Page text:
Biden plans to call Xi Jinping before Pelosi’s planned trip to Taiwan. Writes Ahmed Adel
US President Joe Biden said on July 21 that he could have a phone call with Chinese President Xi Jinping “within the next 10 days”. Asked by reporters about House Speaker Nancy Pelosi’s upcoming visit to Taiwan, Biden, referring to the military, said “it’s not a good idea right now, but I don’t know what the status of it is.” Recently, Beijing has repeatedly stated that Washington is violating its “One China” policy, and promised to take firm retaliatory measures against US provocations.
Pelosi’s expected visit to Taiwan has been planned for a long time. The trip was originally scheduled for April, but was rescheduled due to Pelosi contracting COVID-19. Now the US media, citing sources familiar with the matter, said the visit could take place in August. However, there has been no official announcement from Pelosi or any US official yet.
Assuming Pelosi goes to Taiwan, it would be the first visit by a high-profile US official in a quarter of a century. The last major US official to visit was Speaker of the House of Representatives Newt Gingrich in 1997.
Beijing has always reacted harshly to any official contact with Taiwan, especially if the visit concerns raising the level of contacts and relations. Commenting on Pelosi’s possible visit, Chinese Ambassador to the US Qin Gang said that Washington is undermining the “One China” policy. For his part, the official representative of the Chinese Foreign Ministry, Zhao Lijian, promised to have a firm response to any US provocation.
Former Global Times editor-in-chief Hu Xijin even suggested that Chinese fighter jets could enter Taiwan’s airspace and escort Pelosi’s plane to land. He highlighted that Newt Gingrich is a Republican in opposition to Beijing whilst Bill Clinton, the President of the United States at the time, was a Democrat. As Pelosi is seen as an ally and partner of Biden, according to Hu Xijin, it is difficult to argue that her actions do not fit within the framework of the overall policy pursued by the White House.
Biden understands that Beijing’s reaction to the visit could be much sharper than it was in 1997. The Director of the Institute of American and East Asian Studies at Liaoning University, Lu Chao, believes that the White House is trying to keep bilateral relations from spiraling out of control as it is not currently in the US’s interest.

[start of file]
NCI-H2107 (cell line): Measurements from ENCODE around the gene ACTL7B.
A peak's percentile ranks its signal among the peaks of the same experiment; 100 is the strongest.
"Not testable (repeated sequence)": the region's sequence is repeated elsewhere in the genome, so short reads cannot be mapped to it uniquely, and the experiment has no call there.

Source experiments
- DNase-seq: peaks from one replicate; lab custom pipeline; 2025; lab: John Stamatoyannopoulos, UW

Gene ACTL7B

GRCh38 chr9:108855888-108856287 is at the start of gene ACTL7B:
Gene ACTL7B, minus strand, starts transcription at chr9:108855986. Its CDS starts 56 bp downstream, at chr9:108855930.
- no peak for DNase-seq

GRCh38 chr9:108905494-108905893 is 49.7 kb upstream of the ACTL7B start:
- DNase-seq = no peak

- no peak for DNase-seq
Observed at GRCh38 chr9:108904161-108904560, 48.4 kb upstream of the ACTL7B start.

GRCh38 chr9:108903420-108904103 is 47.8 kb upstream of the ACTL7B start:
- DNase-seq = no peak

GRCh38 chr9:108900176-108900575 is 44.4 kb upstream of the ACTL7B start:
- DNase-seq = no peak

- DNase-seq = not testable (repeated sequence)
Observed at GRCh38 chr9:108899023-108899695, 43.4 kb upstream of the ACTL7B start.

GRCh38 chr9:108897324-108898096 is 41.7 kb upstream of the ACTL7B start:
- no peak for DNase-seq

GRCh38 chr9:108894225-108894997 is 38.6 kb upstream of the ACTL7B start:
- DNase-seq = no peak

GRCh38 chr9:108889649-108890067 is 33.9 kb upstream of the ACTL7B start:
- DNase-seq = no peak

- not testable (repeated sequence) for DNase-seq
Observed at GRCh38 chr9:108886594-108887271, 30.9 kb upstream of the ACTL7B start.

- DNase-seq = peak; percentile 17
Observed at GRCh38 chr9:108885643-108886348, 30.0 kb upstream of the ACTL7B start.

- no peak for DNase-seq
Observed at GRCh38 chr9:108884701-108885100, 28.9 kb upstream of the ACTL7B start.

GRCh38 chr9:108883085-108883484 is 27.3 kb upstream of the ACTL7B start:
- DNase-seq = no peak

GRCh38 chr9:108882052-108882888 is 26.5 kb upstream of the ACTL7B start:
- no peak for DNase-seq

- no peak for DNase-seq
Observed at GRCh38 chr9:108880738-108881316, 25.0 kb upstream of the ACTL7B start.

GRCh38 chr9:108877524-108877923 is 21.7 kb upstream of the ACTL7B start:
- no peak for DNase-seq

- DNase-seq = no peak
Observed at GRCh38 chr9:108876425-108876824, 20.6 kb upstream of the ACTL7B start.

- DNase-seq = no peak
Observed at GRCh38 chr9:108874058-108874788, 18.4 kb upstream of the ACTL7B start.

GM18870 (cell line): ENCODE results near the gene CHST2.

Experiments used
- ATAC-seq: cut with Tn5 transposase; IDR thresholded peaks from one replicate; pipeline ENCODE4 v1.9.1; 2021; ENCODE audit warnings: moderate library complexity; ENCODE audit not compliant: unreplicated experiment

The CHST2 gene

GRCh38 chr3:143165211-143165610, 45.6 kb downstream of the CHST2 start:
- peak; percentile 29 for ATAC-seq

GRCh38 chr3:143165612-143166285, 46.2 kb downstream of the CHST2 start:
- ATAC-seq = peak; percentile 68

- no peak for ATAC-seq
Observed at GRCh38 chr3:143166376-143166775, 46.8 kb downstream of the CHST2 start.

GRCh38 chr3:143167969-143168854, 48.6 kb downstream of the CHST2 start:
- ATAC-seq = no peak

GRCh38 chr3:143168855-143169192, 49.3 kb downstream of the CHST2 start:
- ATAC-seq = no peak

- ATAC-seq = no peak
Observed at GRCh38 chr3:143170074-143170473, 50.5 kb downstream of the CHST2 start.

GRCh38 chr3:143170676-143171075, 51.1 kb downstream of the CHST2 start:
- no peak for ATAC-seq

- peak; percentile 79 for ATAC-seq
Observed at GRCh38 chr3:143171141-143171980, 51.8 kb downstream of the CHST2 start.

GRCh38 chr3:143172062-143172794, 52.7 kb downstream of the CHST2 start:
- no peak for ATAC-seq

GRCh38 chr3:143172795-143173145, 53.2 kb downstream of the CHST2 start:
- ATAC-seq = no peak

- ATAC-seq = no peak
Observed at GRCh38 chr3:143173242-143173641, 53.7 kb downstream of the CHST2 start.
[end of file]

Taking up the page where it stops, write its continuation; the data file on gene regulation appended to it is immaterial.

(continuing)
It is for this reason perhaps that Biden announced the upcoming phone call with President Xi Jinping. Meanwhile, the Chinese side did not confirm this arrangement, with Chinese Foreign Ministry spokesman Wang Wenbin saying he had no information to provide on the matter.
In the general context of escalating tensions, much will depend on further signals from Washington. Beijing hopes that the US will continue to comply with its obligations under the Three Joint Communiqués and will not cross a red line regarding Taiwan.
Should Pelosi make a visit to Taiwan, this, in addition to the foreign policy escalation risk described above, poses a domestic political risk for Biden. Being labeled a “lame duck” and “damaged goods” on the eve of the midterm elections is not the most favourable prospect, especially as Biden’s popularity continues to decline.
At the same time, if Pelosi cancels the visit, it could spark a wave of criticism from Republicans and anti-China people in Congress, who, in any case, accuse the current administration of not doing enough to be tough on China.
According to former US Secretary of State Henry Kissinger, the problem in US relations with China is that Washington is often guided by domestic political motives in formulating foreign policy, especially towards China. Recalling Nixon’s policy of establishing relations with Beijing, Kissinger noted that the US President at that time built a foreign policy in line with national interests and was not swayed by short-term domestic political motives. The current administration, according to Kissinger, is leading to a long and exhausting “endless confrontation” with China.
It is also this inconsistent foreign policy that sees the US swaying between prioritized confrontations with Russia and China depending on which political party is in power. Under Trump, differences with China widened while those with Moscow did not escalate further, something that has reversed under Biden. None-the-less, it remains to be seen how Pelosi’s anticipated visit to Taiwan will affect Sino-American relations.
Ahmed Adel, Cairo-based geopolitics and political economy researcher
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